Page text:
Every semester, the Beacon invites the editors of The Emerson Review to critique the latest work from The Undergraduate Students for Publishing and interview the author. Caroline Praderio, author of essay collection Sweet Baby Jesus!, spoke last week about her creative processes.
Berkeley Beacon: Based on the title story of the collection, is “Sweet baby Jesus” actually something you say on a regular basis?
Caroline Praderio: It is. I have a roommate from Southern California — I think she brought it from there, or something her family says, and I’ve lived with her for the past two years. It’s just something that rubbed off on me, so now I do say it a lot.
BB: In that same story — it’s about running on the treadmill — there’s a lot of humor. How do you write humor? Do you have to consciously think about being funny?
CP: I don’t consciously think about being funny, even in real life, not just in writing. I tend to self-deprecate. David Sedaris does that and Sloan Crosby does it too — those are big influences for me. Almost everything I write is funny; I try not to write things that are sad because I don’t like to read things that are sad. I like to write what I would want to read. The first textbook I ever read when I came to Emerson College was On Writing Well, by Willian Zinsser, and he said that if you’re writing and something amuses you in the act of writing, you should keep it in. So when I come up with some stupid thing that makes me laugh, I always keep it in.
BB: Specifically in regards to the piece “Trespasses,” which is at first about sneaking into your old church clock tower, but also throughout the whole collection, trespassing is a theme — there are a lot of stories about realizations sneaking up on you. Is that something you thought about?
CP: Honestly — no. [laughs] It’s cool that you noticed that. The essay is called “Trespasses” only because that’s part of the Lord’s Prayer – “Forgive us our trespasses as we forgive those who trespass against us,” but [the collection] is a lot about realizations creeping up on me. The only thematic thread that I was actively trying to pull through all these stories was that each one is about faith — some kind of faith that you can have in something.
BB: What gets you started writing an essay? In one of the stories you mention journaling on a regular basis, but are there other things as well?
CP: I’ve been journaling since I knew how to write and since even before I knew how to write. When I got to Emerson and started taking nonfiction classes, I realized I had this life’s worth of material that I can just access anytime. I’m not sure what to write about. It’s easy to forget things, but when I write them down in painstakingly boring detail like “I had eggs for breakfast today,” it just transports me back to the day. I honestly think that you can write an essay about anything so I find inspiration all over the place. The ideas for some of these essays, like the one about running on the treadmill [“Sweet Baby Jesus”], just came to me while I was running on the treadmill. The one about sex and me learning what sex was [“News to Me”], that came from a journal entry. And a lot of these, because this is my first collection and some of the first essays I ever wrote, a lot of these are about my family — my family’s best and craziest stories.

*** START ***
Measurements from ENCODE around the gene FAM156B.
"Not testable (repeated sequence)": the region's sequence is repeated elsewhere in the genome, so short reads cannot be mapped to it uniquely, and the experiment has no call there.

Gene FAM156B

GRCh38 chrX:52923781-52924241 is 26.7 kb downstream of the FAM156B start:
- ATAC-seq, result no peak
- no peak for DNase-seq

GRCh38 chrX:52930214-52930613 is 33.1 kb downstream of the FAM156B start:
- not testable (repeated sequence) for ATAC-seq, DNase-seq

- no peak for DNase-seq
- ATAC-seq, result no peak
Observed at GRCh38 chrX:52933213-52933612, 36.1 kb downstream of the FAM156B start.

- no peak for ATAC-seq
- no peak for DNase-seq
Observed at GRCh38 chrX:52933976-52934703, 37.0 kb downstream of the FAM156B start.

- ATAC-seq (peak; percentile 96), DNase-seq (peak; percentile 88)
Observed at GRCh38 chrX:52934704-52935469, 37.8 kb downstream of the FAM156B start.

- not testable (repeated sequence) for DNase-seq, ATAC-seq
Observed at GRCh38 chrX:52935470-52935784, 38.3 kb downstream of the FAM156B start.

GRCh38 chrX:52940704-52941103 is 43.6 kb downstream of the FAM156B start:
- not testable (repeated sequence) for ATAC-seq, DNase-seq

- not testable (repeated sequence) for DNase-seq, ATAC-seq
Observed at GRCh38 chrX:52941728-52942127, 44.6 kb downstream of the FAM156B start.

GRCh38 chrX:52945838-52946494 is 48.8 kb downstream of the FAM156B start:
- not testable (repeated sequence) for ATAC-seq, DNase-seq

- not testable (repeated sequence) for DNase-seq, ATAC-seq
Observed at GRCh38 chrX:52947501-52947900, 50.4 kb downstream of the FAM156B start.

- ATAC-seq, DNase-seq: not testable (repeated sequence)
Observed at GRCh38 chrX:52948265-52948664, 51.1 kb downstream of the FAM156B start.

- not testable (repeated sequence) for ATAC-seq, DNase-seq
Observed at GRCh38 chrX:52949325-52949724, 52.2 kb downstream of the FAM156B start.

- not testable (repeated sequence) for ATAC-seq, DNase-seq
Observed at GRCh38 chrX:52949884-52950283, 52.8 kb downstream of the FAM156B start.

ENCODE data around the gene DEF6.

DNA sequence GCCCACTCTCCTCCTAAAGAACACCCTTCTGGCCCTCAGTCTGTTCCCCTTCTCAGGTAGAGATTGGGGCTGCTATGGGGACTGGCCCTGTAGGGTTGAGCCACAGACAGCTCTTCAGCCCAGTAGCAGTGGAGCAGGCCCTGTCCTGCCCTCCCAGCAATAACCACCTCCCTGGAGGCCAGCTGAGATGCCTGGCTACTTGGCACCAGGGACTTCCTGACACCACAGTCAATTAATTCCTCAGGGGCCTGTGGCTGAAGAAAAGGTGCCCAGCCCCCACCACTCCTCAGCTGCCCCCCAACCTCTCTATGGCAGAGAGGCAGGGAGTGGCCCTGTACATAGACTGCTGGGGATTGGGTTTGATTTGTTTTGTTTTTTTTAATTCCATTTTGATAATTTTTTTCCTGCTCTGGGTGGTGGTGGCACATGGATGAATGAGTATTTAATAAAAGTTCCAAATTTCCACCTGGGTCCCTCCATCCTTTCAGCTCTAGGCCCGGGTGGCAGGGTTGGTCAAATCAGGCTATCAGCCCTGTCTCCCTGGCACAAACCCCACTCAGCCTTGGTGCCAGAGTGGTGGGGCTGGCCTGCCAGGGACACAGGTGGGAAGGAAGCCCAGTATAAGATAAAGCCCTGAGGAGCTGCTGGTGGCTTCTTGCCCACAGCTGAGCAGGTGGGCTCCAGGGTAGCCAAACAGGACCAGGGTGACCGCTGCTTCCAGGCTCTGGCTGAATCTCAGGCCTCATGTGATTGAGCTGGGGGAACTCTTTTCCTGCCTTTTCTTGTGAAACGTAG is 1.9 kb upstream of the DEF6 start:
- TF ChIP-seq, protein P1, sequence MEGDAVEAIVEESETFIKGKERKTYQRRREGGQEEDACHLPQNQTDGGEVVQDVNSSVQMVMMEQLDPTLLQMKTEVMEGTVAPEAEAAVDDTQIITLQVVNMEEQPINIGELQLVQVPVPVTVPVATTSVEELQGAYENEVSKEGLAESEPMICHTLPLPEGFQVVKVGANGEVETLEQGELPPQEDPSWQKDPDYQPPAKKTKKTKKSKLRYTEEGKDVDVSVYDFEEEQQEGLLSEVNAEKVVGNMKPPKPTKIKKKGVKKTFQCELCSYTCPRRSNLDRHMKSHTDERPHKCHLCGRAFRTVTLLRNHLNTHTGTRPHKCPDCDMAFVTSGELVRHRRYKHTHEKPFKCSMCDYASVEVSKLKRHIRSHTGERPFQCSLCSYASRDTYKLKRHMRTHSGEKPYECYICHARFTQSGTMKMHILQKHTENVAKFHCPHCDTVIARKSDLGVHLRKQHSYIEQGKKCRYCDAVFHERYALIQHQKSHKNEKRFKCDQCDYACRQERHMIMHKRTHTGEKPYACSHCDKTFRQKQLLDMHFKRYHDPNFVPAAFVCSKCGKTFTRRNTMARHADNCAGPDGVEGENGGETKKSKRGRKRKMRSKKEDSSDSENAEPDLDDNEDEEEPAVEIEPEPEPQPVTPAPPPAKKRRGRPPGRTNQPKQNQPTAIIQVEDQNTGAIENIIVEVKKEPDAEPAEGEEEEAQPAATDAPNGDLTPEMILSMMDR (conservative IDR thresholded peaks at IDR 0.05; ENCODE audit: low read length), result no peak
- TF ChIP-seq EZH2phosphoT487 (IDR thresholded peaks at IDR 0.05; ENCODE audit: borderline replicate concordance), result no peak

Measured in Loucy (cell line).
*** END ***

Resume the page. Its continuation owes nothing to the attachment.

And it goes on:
BB: In “Under the Taurus” you tell us about how you used to make up stories about the “less fortunate.” Do you still write fiction or any other genre?
CP: I used to write fiction because I was disappointed that I didn’t have some great tragedy to write about. I don’t write fiction anymore and every time that I try to it just ends up veering helpless toward autobiography. The characters are always just like me or they have the same problems or ticks that I do. I’m freaked out by the power that fiction writers have and the agency that you have where you can write about anything. The English language itself is so overwhelming. When you want to express an idea and you realize there are infinite ways to do so, it’s really scary. So having some sort of boundary, like my boundary is the truth, and that’s really helpful. It makes it a little less scary and a little less intimidating that yes, I have millions of words, and I can arrange the 26 letters of the alphabet in millions of ways, but I have the truth … I just sort of stumbled upon nonfiction here and it felt like home. When I found out that … creative nonfiction was literature, my mind was blown and I was sold.
BB: [Essayist] David Sedaris has written about how his family members get upset about the things he’s written about them. Do you let your family read your stories? There’s one story where you write about sex and your first experience with a guy named Bill. Do you worry that Bill is going to read your essay?
CP: Bill was there and he knows what happened [laughs]. He doesn’t know what I was thinking at the time, but I’m sure he could tell. When it comes to my parents, they know what’s in here. They haven’t read these essays, but I told them roughly what I say about them so they’re prepared. I treat them well in this because I love them and they’re great parents and my brothers too. Everyone in this book, I love.
I don’t let them read things ahead of time and it will obviously be a little weird for my dad to read an essay about me finding out what sex was, but I’m 21 now. He knows, everybody knows; it’s just letting the cat out of the bag. The rule that I adhere to when I’m writing about other people is I don’t write anything that I wouldn’t be able to say to their face. And it would be really awkward if I encountered Bill and I had to say “I was really weirded out when you had an erection and I felt it on my leg,” but I would say it to him.